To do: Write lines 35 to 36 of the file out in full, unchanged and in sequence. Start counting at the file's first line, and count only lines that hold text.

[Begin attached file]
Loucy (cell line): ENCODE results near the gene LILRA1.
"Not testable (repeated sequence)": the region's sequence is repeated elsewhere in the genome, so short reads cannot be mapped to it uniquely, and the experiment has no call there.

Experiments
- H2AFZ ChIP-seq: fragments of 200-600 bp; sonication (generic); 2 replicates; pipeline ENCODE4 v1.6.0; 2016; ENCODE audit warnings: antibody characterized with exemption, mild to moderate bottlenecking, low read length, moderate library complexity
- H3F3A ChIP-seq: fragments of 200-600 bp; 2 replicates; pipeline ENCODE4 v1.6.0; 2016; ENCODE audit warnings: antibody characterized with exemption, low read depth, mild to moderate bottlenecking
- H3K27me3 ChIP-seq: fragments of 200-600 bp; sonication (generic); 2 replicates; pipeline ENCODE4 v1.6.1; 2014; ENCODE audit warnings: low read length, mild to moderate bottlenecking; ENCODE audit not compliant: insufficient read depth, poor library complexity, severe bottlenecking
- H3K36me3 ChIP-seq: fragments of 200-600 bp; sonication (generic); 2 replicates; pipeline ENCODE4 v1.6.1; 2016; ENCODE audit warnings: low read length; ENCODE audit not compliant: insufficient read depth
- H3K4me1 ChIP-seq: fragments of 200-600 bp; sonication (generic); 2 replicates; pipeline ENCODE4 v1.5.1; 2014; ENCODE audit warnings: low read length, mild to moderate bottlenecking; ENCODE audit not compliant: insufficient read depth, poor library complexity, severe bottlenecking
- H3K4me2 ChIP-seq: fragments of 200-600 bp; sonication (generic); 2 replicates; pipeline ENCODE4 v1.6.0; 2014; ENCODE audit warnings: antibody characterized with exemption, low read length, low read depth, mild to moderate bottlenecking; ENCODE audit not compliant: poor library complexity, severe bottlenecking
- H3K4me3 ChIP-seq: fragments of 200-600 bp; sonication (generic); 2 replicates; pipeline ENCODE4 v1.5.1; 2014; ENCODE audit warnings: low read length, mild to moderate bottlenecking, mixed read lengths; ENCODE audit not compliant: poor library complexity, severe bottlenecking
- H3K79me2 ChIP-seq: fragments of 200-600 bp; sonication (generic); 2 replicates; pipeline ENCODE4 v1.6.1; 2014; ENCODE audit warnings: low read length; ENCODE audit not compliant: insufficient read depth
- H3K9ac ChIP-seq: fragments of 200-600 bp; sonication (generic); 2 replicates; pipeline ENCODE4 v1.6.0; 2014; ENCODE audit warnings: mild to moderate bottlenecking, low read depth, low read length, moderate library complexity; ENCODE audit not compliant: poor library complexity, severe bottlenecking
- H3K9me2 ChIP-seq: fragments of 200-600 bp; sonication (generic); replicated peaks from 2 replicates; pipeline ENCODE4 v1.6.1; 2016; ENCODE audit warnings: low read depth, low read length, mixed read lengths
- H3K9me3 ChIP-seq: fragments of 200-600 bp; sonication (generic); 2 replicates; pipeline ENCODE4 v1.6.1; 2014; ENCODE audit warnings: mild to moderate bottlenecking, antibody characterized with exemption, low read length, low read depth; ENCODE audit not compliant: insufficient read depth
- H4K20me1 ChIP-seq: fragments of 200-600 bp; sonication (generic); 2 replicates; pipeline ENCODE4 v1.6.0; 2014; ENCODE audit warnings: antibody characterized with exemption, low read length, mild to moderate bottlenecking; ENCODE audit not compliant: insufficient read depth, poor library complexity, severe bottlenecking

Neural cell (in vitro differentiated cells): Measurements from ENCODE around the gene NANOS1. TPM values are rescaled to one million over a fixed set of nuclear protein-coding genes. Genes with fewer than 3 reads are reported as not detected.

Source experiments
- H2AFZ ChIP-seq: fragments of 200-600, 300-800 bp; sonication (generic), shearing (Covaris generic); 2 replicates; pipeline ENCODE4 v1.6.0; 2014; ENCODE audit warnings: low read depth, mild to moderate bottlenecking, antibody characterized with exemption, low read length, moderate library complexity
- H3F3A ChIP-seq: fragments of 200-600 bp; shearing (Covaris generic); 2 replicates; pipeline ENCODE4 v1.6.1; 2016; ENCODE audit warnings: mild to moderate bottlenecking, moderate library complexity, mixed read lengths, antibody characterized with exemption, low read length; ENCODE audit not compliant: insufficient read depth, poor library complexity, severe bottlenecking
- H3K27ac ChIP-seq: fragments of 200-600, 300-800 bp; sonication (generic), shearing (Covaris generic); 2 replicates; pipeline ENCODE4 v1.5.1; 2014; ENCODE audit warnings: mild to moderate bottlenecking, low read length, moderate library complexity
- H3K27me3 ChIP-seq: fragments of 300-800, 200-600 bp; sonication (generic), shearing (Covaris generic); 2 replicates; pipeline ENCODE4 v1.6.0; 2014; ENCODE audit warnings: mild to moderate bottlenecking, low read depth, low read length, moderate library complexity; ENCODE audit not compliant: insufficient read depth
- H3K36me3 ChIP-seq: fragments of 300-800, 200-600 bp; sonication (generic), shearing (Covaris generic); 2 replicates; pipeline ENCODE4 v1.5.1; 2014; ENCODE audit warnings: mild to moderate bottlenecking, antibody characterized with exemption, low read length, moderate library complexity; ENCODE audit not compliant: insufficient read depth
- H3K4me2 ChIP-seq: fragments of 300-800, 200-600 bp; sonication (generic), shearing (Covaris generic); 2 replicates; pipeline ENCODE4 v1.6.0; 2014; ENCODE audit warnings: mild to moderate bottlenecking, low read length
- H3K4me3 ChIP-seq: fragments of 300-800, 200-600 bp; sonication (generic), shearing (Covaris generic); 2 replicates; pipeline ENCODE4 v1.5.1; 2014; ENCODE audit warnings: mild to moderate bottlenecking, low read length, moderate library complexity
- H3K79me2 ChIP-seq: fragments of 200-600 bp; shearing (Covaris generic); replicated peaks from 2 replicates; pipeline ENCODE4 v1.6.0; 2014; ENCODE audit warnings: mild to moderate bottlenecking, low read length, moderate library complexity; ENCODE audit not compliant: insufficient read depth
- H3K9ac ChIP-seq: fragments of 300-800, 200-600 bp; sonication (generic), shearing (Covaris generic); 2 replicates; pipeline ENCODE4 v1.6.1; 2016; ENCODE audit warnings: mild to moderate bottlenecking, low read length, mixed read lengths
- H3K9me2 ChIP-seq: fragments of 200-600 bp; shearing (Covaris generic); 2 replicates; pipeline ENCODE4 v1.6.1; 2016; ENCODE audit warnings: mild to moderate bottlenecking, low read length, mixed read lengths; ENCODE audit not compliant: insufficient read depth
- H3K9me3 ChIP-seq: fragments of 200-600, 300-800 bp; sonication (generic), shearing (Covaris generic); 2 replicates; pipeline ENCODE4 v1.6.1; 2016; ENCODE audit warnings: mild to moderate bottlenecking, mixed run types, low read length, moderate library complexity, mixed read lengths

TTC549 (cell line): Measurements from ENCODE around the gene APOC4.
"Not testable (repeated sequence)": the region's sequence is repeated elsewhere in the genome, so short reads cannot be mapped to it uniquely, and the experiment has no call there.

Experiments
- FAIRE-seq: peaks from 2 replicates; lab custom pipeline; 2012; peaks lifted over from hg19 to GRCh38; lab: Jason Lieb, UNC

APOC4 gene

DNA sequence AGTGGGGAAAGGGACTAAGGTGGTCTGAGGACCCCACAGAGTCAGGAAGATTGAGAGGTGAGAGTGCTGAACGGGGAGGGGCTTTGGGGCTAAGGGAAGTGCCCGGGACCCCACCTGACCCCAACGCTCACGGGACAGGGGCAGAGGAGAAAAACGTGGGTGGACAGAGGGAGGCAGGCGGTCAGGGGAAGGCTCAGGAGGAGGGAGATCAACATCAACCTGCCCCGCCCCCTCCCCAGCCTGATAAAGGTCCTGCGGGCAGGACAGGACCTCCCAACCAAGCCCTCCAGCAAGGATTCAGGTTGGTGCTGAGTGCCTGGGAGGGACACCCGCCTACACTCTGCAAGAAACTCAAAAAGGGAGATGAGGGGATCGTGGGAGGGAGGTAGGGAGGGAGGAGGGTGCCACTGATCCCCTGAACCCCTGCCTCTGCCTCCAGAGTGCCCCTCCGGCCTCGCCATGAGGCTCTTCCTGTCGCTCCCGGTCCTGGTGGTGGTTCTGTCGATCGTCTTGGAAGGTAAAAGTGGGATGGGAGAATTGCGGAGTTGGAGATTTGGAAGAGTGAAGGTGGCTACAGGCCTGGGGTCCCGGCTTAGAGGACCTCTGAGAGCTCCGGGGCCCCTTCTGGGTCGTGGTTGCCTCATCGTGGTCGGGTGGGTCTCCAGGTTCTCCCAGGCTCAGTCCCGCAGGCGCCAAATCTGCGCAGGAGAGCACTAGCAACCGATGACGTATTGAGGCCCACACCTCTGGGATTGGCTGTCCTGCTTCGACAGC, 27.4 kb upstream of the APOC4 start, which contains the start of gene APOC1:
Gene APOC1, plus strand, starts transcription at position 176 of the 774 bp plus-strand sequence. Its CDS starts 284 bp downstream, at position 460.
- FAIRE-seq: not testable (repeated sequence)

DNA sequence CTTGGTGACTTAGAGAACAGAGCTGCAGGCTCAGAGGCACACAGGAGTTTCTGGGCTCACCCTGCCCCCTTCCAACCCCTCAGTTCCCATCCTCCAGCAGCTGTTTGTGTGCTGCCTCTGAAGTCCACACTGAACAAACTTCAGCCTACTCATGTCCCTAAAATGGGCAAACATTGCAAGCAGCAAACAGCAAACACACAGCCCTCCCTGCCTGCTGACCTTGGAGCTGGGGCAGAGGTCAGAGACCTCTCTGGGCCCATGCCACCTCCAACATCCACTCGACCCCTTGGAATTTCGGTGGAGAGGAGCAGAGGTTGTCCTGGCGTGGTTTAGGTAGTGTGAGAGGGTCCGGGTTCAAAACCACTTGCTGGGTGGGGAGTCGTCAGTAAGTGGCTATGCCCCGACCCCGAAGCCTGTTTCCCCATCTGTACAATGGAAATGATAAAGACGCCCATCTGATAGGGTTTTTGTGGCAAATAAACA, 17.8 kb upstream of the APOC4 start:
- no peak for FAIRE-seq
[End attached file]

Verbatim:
Gene APOC1, plus strand, starts transcription at position 176 of the 774 bp plus-strand sequence. Its CDS starts 284 bp downstream, at position 460.
- FAIRE-seq: not testable (repeated sequence)